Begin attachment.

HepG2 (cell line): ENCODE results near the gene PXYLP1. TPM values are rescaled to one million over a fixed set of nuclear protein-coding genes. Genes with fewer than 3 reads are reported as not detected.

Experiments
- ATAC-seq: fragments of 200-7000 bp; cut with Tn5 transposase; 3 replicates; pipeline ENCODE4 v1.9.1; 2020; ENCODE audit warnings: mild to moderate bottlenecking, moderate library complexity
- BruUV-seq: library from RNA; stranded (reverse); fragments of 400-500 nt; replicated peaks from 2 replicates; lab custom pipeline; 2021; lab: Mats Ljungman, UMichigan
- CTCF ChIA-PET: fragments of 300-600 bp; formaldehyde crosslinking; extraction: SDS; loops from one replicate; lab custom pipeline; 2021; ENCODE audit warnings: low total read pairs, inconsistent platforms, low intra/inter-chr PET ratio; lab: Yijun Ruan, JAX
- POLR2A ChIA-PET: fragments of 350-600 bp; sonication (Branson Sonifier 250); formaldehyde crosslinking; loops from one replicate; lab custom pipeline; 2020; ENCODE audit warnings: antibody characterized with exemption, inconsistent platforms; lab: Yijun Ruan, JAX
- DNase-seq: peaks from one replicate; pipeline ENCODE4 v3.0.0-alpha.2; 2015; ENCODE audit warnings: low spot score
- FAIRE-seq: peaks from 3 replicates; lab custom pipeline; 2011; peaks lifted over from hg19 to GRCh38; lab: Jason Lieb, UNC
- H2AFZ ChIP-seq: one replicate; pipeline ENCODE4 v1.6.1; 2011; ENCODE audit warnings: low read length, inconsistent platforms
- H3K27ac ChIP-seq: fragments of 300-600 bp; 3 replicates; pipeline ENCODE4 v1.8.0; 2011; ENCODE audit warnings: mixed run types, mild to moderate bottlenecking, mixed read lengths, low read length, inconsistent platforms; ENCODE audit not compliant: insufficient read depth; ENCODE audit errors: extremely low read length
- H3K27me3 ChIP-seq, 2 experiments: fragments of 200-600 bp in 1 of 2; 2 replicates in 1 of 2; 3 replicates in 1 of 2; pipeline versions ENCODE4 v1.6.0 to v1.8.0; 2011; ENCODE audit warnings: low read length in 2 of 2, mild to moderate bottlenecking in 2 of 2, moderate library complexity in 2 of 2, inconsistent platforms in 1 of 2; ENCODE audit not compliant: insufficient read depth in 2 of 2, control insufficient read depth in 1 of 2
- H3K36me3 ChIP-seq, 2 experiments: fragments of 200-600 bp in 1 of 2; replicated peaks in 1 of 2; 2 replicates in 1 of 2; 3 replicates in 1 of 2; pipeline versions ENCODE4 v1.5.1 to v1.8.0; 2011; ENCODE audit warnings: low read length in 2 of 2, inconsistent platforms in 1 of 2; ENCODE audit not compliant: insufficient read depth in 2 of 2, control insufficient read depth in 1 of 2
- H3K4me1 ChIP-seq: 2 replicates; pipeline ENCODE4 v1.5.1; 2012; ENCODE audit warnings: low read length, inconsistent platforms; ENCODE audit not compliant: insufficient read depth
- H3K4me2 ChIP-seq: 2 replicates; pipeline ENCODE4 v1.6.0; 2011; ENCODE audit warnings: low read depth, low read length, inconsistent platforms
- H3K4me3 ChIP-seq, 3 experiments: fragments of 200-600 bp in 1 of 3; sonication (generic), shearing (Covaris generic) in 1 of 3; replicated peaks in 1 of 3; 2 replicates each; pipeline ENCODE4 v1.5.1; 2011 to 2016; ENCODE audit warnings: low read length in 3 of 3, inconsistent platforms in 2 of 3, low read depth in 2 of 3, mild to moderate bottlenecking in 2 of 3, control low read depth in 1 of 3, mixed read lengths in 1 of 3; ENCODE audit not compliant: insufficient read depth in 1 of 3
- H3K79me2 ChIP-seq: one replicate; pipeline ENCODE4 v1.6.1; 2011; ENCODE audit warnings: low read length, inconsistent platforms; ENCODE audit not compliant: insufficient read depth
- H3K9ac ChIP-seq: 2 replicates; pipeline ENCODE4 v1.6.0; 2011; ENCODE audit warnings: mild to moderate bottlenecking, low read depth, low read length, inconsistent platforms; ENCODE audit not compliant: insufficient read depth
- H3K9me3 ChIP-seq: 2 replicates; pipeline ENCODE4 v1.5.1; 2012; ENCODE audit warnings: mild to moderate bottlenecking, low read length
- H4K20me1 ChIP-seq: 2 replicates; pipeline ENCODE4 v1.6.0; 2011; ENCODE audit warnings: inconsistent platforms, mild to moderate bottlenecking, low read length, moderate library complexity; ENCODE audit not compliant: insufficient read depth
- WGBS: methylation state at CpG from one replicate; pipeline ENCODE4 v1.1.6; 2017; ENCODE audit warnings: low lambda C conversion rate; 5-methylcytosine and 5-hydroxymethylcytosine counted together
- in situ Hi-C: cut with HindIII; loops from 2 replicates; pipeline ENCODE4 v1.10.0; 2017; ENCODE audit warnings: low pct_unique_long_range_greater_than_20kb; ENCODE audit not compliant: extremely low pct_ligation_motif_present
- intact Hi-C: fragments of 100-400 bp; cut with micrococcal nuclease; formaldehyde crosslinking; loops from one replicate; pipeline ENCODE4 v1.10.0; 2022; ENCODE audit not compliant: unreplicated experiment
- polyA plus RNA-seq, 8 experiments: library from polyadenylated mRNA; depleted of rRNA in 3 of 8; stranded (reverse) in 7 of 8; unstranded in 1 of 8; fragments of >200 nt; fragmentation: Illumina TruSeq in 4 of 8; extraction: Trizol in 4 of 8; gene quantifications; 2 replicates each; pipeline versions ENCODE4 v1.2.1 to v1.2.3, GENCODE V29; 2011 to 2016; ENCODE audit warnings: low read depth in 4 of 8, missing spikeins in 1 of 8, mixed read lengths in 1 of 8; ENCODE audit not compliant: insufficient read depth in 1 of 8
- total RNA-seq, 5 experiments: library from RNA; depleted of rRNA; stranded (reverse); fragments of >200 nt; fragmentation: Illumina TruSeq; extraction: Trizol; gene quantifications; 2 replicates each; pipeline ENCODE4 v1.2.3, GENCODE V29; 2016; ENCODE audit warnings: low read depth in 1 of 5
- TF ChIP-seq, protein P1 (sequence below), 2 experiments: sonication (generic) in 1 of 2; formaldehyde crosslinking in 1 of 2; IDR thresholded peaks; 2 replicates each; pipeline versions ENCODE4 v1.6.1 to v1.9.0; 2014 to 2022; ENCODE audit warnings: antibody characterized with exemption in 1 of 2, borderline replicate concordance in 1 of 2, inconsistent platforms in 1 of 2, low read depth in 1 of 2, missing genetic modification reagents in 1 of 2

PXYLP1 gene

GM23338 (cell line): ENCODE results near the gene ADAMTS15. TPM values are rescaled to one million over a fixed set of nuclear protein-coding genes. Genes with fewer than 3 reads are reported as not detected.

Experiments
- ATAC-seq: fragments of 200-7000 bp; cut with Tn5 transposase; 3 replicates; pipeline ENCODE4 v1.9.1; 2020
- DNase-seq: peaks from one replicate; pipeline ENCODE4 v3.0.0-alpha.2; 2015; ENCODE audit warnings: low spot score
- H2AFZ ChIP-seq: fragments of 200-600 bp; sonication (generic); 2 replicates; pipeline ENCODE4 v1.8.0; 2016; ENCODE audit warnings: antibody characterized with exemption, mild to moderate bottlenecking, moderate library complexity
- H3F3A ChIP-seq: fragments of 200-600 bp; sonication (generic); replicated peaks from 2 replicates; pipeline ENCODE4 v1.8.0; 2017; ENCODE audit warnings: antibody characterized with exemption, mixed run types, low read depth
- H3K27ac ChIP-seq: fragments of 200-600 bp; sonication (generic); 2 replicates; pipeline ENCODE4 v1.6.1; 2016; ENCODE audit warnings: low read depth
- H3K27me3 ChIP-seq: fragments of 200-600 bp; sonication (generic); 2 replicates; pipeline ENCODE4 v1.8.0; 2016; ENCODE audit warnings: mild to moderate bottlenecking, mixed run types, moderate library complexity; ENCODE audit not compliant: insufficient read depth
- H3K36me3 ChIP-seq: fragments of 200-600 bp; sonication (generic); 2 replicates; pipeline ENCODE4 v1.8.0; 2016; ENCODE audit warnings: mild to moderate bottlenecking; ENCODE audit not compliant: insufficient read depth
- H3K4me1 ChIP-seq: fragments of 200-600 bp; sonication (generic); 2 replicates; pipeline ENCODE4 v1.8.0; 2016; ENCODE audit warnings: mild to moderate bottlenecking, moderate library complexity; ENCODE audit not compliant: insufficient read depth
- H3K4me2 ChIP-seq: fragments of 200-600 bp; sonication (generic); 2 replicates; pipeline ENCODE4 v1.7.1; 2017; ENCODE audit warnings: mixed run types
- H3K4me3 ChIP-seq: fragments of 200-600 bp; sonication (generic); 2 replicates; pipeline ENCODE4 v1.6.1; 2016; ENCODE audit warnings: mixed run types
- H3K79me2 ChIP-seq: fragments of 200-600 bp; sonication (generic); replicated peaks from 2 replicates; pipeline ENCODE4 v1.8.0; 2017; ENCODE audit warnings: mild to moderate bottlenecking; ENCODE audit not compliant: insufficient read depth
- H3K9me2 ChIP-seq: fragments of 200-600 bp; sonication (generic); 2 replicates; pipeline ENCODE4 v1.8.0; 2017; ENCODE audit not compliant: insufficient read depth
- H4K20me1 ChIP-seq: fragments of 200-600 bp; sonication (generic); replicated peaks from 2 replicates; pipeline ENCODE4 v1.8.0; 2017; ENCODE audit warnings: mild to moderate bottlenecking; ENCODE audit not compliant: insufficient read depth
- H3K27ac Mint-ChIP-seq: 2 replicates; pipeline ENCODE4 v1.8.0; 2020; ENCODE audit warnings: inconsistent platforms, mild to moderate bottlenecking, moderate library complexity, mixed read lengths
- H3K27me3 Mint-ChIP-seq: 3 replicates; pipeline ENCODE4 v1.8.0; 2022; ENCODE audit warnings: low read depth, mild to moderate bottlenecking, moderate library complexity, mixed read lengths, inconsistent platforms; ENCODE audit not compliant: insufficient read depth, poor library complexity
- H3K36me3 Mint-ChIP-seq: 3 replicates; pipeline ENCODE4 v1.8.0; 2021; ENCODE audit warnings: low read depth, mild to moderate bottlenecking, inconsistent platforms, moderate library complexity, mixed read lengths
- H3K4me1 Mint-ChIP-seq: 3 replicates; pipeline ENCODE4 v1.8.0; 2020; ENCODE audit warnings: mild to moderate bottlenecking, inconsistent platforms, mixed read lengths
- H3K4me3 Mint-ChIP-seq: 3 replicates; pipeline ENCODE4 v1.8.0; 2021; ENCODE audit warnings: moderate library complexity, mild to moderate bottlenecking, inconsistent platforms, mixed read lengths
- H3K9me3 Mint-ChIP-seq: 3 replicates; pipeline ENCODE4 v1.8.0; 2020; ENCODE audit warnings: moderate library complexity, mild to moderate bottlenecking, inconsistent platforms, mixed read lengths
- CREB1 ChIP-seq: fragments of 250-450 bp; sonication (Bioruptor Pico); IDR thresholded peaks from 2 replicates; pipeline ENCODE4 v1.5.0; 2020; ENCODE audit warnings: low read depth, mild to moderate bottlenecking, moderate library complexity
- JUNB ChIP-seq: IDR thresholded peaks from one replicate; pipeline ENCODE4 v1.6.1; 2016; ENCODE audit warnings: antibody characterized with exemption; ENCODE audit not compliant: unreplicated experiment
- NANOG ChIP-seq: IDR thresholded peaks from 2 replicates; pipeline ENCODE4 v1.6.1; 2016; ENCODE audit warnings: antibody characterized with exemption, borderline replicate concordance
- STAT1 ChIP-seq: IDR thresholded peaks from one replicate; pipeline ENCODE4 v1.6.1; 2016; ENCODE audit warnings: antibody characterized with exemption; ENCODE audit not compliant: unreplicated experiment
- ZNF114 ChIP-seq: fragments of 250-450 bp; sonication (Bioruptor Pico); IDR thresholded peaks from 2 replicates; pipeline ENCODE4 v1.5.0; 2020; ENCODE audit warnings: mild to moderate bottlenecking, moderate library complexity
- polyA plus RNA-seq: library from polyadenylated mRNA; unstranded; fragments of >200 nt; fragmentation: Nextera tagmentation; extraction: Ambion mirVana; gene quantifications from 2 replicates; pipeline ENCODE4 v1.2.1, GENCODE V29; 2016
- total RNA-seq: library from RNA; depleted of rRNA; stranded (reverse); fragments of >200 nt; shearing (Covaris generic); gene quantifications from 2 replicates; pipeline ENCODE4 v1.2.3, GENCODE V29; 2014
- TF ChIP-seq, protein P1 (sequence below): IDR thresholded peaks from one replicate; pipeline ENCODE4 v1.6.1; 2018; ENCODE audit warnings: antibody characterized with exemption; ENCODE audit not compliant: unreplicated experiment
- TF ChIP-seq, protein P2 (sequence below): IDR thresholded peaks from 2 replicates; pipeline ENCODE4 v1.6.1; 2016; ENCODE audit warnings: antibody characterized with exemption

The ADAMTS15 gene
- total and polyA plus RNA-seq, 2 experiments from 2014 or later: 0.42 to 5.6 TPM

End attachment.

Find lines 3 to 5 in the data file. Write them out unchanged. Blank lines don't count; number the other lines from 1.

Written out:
- ATAC-seq: fragments of 200-7000 bp; cut with Tn5 transposase; 3 replicates; pipeline ENCODE4 v1.9.1; 2020; ENCODE audit warnings: mild to moderate bottlenecking, moderate library complexity
- BruUV-seq: library from RNA; stranded (reverse); fragments of 400-500 nt; replicated peaks from 2 replicates; lab custom pipeline; 2021; lab: Mats Ljungman, UMichigan
- CTCF ChIA-PET: fragments of 300-600 bp; formaldehyde crosslinking; extraction: SDS; loops from one replicate; lab custom pipeline; 2021; ENCODE audit warnings: low total read pairs, inconsistent platforms, low intra/inter-chr PET ratio; lab: Yijun Ruan, JAX